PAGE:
About Me

Biography of Dong-Ha Min:

My dream at really young age was to become a navy officer like my father, and that interest later changed to become a scientist by the time I was in elementary school. I was a little boy who loved exploring nature around me with great curiosity. My mother thought I would become a medical doctor because I would love to catch all kinds of insects and dissect frogs in the fields. Yes, I also injected alcohol to those poor critters. Learning latest developments in science and technology including marine subjects from my late uncle Dr. Yun and continuous encouragement to delve into the basic science areas from my father were critical for me to shape up my serious interest in marine science by the time I was entering the college. It was still the time in Korea when people would think I may will become a fisherman or a sailor if I say I am going to study oceanography. Having an opportunity to do a summer intern at the oceanographic research institute during my freshman year, including a participation of a research cruise for about two weeks, was a fateful event for me to decide to pursue oceanography as my career. I am grateful for those who mentored and empowered me during the various stages of my life.

After graduating a college, I entered a master’s degree program at the same school in Seoul under supervision of Prof. K.-R. Kim and learned various kinds of work and research. It was very busy time due to so many field works (that I loved so much) but I had to go through many trials and errors. I was initially interested in measuring dissolved nitrous oxide (N2O) in estuaries, but later changed the thesis research topic to measurement of atmospheric N2O. Although far from complete and conclusive at the time, this work has laid some foundation, at least for me, of forthcoming research in greenhouse gas observation in Korea. After I graduated the MS program and completed a brief military officer training, I returned to Prof. Kim’s lab to join his new research projects to launch the first greenhouse gas monitoring research in Korea. During the next 2 years I was busy learning new techniques by visiting the labs of Profs. C.D. Keeling and Ray F. Weiss at the Scripps Institution of Oceanography at UC San Diego. I purchased new parts and equipment to build a proto-type analytical system to measure atmospheric chlorofluorocarbons (CFCs) and N2O and collected air samples from remote island site in Korea for analyzing the samples at the Prof. Keeling’s lab at SIO/UCSD. This remote island site at Kosan, Jeju-do in Korea has become a ‘super-site’ to measure a suite of climate-related trace gases including CO2 and other CFCs, and I feel reminiscent when I hear new from this site.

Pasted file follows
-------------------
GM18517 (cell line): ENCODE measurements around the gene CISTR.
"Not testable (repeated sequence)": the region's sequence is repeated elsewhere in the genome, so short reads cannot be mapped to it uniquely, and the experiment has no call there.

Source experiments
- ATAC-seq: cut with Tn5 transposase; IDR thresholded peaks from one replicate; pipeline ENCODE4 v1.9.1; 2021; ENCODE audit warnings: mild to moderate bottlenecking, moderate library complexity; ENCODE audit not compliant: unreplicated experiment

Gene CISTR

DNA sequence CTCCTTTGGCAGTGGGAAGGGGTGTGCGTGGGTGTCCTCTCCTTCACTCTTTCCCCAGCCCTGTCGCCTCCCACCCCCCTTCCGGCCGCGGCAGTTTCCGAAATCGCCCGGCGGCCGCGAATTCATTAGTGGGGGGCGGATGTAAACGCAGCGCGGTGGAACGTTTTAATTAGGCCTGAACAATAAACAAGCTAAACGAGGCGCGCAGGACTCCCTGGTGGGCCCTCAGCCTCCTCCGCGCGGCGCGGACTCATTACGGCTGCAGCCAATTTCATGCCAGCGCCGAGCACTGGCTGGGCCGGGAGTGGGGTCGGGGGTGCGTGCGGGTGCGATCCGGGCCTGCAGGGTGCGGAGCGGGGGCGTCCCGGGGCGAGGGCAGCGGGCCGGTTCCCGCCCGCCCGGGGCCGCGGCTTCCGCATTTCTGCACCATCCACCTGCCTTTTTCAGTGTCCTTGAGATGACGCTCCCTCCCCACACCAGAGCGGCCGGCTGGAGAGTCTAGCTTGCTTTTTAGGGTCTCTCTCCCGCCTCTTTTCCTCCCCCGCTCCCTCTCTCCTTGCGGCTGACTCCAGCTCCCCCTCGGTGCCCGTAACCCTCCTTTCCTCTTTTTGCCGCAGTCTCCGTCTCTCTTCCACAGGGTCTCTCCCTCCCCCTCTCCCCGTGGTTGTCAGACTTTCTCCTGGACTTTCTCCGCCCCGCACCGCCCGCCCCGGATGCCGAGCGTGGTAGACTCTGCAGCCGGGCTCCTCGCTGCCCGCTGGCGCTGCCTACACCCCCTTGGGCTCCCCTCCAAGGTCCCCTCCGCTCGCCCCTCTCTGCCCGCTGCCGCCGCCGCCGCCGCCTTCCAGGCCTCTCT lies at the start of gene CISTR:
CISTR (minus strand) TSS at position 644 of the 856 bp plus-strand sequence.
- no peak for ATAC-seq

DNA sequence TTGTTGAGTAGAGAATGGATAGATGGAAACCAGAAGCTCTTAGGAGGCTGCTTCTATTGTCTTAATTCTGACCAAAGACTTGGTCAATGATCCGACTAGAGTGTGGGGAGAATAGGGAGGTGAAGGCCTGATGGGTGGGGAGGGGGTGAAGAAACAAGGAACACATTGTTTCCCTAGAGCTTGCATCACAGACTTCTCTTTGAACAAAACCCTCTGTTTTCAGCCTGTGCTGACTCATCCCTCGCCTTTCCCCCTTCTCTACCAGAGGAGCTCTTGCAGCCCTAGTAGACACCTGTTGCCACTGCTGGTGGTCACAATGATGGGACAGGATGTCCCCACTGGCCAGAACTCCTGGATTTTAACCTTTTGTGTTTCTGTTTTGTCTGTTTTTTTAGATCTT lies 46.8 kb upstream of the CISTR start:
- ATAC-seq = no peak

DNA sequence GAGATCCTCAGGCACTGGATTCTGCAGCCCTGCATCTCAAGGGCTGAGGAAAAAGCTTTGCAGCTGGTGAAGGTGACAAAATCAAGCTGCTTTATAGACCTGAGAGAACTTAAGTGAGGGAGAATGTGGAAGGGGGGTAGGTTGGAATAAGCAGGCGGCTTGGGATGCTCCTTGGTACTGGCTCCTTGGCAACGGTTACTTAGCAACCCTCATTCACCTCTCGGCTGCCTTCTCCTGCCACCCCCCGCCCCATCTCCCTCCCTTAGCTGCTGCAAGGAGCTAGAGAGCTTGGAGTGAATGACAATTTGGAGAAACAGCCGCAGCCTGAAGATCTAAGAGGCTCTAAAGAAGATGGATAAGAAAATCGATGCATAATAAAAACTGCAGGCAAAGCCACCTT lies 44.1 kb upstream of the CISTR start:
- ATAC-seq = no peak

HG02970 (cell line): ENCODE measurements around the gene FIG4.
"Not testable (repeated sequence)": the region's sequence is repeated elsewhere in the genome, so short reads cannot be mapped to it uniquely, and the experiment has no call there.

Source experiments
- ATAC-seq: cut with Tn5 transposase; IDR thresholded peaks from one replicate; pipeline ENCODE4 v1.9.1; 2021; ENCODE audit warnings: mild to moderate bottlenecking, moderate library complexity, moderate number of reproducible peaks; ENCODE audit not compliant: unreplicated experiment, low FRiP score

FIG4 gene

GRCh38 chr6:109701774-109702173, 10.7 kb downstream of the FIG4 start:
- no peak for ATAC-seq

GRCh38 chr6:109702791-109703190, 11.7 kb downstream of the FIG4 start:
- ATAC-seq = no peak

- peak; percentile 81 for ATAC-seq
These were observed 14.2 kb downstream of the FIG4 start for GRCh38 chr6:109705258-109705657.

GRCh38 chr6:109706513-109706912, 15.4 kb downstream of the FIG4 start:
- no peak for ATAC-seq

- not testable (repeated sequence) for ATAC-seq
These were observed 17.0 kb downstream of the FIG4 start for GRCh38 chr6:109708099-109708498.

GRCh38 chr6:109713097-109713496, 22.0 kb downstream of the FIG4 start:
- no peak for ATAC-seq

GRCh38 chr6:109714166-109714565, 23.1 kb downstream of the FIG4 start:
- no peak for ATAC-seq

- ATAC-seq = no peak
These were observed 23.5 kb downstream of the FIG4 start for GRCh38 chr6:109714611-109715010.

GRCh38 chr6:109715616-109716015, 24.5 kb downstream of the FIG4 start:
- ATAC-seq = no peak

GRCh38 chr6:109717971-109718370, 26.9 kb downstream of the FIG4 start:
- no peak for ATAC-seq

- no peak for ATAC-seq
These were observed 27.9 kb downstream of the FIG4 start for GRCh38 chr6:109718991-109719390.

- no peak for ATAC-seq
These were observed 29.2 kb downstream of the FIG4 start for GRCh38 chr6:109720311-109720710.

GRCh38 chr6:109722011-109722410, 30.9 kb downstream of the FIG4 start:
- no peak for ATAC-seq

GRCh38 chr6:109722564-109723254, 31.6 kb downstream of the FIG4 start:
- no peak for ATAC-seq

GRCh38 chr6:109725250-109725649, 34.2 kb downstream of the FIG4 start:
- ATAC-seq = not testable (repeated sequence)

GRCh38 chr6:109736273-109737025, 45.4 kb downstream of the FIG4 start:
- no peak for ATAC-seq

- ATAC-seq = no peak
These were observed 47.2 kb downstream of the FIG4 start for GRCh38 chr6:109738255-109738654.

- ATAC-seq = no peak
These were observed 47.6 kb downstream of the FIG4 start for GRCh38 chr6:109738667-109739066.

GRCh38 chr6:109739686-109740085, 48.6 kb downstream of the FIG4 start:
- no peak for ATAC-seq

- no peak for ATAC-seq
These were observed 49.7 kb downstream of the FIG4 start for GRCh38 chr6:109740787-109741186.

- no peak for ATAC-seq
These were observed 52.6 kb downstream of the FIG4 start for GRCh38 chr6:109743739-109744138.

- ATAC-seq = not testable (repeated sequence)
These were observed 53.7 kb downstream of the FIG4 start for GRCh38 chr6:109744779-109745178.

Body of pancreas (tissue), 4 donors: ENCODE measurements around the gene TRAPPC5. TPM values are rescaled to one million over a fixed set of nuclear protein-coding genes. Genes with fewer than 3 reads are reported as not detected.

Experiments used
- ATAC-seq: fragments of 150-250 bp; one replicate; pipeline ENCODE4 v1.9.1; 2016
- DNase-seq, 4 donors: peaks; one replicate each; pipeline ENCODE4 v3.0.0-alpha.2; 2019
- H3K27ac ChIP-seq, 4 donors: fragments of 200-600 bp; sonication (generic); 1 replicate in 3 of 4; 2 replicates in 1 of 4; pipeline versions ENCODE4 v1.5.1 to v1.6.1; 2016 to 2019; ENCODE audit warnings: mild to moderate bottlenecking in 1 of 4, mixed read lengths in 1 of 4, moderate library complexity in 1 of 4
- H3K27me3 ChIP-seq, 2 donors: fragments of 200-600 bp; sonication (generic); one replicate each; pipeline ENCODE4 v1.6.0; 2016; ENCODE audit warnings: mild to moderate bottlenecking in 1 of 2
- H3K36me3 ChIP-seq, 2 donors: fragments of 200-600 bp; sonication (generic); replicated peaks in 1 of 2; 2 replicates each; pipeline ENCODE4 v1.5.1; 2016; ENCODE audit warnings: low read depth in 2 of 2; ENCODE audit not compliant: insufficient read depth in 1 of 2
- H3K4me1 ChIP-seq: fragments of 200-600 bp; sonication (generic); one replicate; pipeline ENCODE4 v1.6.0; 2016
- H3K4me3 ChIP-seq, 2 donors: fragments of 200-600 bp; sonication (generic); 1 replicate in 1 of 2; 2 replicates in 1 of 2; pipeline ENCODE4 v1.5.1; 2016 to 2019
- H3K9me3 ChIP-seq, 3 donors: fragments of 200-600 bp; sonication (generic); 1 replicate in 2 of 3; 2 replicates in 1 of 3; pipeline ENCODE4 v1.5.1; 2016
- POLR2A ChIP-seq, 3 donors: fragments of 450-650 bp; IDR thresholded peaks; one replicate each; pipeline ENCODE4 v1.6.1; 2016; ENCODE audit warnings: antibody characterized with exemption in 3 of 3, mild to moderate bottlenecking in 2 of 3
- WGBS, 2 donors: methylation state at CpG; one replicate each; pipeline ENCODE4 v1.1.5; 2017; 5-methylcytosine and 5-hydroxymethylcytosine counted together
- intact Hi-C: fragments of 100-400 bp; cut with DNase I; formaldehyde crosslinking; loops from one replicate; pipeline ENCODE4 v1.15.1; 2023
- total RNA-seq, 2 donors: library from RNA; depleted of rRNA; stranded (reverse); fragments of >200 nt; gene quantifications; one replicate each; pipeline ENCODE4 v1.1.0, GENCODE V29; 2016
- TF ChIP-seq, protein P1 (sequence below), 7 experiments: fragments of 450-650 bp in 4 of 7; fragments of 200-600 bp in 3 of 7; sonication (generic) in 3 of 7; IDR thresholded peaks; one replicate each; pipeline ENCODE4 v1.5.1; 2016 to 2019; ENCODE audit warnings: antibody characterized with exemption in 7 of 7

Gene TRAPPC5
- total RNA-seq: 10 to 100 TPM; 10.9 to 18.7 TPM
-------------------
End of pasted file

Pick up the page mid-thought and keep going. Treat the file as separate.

I became a PhD student at SIO/UCSD under supervision of Prof. Ray F. Weiss in 1992. Initially, I was interested in working on atmospheric trace gas measurement work, but I changed my expertise to measuring dissolved trace gases in the ocean to use them as time-dependent tracers of ocean circulation and ventilation processes. I learned the technique to measure ultra-trace level concentrations of dissolved CFCs in the ocean waters, and participated in a number of sea-going expeditions including WOCE during my PhD program. I was excited to be able to travel various oceans and get to meet new researchers each time I went out to the sea on a cruise.

I did my first postdoctoral research with Prof. Mark. Warner at the University of Washington in Seattle, WA and second with Prof. Klaus Keller at the Penn State University in State College, PA. These were life-enriching experiences for me to become a mature scientist, to develop additional skill sets, and to build up more diverse professional networks. This was the time I learned how to become an independent scientist and how to collaborate with others. Although they were not my official supervisors or committee members, Prof. Lynne Talley (SIO/UCSD) and Dr. John Bullister (NOAA/PMEL) have been my mentors since my SIO/UCSD time. I am indebted to them greatly for their continuous support and advice for so many years.

Then as a faculty at the University of Texas at Austin, I have taught students and conducted research while serving on various duties. I think I still grow in terms of becoming a more competent, more caring, and more contributing and serving member of my community and this society. My most recent experience with an academic support unit at the University is also exciting and rewarding.

I am a ‘connector’ who not only actively seeks new networks for myself, but also creates new networks or connect other people to one another for their benefits. I am enthusiastic to be a teacher, mentor, counselor, and friend for young people. I am currently acting as a coordinator for expatriate Korean marine scientists and students (Korean Oceanographers Network Abroad: KONA), and share the news, directory information, job information, and etc with the members. (contact information: dongha.min@gmail.com).

I was born and grew up in Seoul, Korea. I got married to JungJoo Bae in 1987, and we have two children (Sang-Hee and Gyu-Hee).